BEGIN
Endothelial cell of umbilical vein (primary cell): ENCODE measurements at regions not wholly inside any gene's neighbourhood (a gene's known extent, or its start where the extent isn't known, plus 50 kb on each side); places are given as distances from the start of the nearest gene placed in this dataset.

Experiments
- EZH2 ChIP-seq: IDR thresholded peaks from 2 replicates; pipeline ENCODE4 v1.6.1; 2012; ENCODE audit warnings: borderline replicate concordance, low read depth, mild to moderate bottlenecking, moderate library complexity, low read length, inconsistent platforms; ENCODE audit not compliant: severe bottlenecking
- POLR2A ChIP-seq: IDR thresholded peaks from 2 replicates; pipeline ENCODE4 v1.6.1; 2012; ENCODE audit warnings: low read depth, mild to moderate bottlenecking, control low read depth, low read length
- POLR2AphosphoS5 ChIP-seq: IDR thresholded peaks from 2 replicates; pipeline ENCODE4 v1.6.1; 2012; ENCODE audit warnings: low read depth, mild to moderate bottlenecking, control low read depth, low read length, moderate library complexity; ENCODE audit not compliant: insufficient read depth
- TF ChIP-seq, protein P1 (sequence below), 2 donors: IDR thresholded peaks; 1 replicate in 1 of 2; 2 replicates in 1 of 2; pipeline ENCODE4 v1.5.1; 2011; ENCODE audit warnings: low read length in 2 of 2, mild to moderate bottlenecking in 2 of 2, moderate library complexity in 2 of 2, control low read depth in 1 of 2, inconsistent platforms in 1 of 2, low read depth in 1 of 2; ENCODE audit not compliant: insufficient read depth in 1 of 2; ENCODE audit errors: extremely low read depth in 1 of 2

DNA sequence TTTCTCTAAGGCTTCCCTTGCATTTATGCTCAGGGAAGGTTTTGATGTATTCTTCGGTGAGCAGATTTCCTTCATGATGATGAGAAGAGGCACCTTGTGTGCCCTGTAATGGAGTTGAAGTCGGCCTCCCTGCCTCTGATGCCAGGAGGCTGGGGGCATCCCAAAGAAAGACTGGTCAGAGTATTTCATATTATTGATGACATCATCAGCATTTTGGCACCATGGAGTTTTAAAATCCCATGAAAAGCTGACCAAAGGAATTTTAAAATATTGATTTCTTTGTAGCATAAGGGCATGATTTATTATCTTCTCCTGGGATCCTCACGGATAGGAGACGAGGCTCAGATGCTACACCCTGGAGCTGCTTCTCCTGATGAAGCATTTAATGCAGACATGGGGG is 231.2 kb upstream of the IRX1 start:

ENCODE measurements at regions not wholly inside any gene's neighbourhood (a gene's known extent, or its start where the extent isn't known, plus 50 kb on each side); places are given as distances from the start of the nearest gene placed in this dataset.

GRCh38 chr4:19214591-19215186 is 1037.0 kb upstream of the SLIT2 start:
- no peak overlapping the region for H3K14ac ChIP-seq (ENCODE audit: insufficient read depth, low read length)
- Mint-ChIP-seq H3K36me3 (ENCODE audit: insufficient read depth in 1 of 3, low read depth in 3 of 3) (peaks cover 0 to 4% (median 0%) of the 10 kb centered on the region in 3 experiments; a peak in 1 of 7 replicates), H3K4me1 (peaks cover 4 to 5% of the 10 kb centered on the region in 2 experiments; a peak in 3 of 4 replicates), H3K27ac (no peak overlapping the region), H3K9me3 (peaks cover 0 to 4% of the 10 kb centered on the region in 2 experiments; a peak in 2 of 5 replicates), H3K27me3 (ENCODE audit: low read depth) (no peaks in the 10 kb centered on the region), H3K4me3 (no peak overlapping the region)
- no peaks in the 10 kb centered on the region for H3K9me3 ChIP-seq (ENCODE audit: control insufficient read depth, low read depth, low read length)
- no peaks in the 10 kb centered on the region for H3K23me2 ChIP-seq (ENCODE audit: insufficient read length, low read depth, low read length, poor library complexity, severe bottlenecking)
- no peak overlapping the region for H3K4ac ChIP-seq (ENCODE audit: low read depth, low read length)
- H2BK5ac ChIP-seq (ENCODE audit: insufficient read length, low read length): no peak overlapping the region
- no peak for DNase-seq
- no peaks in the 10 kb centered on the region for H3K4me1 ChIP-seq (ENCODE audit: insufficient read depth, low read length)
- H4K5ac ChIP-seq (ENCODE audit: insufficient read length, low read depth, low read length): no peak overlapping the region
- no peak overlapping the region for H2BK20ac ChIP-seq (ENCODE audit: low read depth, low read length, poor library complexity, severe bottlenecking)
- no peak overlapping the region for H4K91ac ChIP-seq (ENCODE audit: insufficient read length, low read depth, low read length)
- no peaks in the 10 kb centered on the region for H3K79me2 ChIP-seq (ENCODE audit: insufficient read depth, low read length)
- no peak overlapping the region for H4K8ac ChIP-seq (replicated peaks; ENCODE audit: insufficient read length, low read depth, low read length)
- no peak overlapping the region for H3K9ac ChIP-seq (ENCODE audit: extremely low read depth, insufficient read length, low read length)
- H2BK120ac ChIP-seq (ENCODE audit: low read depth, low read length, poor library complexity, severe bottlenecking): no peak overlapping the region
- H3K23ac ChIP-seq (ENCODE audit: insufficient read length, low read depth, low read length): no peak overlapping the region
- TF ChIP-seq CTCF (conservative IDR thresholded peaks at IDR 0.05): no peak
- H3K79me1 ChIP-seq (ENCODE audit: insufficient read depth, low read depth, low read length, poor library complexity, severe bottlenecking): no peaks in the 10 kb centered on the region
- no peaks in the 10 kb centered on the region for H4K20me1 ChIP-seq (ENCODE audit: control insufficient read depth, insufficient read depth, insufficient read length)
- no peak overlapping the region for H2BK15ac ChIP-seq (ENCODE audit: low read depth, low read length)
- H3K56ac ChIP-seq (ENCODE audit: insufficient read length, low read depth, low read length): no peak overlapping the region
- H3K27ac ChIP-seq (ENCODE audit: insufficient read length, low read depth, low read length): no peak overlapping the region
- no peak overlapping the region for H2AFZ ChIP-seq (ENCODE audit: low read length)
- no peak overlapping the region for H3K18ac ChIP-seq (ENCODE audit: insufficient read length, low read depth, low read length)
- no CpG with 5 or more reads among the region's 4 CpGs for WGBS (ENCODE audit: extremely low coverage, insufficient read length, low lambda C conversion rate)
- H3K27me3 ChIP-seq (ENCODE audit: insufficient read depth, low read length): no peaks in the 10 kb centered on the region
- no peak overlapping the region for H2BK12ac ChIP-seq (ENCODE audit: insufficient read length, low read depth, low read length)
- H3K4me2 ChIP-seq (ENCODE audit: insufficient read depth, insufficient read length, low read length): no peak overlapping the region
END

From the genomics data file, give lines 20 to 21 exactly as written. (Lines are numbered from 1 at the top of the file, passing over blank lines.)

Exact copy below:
- no peak overlapping the region for H4K91ac ChIP-seq (ENCODE audit: insufficient read length, low read depth, low read length)
- no peaks in the 10 kb centered on the region for H3K79me2 ChIP-seq (ENCODE audit: insufficient read depth, low read length)